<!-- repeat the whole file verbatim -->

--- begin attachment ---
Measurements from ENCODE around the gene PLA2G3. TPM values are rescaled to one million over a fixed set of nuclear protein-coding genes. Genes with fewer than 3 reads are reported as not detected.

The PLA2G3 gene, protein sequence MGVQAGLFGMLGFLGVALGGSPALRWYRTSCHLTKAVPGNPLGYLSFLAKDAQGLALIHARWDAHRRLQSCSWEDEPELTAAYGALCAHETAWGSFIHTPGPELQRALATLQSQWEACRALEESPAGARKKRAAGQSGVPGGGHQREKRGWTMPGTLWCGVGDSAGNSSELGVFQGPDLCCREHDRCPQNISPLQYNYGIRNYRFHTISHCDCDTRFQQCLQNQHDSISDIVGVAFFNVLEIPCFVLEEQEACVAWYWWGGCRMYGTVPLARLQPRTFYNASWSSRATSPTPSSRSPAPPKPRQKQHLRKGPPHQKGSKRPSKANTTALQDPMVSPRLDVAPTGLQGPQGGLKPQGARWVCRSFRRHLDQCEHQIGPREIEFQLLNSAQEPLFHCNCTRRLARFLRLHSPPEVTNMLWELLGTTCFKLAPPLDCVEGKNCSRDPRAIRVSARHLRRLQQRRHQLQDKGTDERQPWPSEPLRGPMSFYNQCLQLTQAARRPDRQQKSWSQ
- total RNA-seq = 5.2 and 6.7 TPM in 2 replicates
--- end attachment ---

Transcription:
Measurements from ENCODE around the gene PLA2G3. TPM values are rescaled to one million over a fixed set of nuclear protein-coding genes. Genes with fewer than 3 reads are reported as not detected.

The PLA2G3 gene, protein sequence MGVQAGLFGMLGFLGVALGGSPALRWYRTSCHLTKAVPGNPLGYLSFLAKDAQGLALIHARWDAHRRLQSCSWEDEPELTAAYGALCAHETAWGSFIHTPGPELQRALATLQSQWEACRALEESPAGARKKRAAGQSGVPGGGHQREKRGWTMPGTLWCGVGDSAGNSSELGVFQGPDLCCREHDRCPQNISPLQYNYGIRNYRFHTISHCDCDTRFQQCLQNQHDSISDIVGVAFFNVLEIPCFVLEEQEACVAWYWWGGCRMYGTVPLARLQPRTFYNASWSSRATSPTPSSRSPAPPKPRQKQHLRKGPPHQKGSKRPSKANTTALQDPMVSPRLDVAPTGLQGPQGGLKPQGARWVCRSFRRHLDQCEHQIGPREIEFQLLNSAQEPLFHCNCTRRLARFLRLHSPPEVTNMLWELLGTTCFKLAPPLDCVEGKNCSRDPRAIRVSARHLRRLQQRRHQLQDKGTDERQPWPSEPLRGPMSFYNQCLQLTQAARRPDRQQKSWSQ
- total RNA-seq = 5.2 and 6.7 TPM in 2 replicates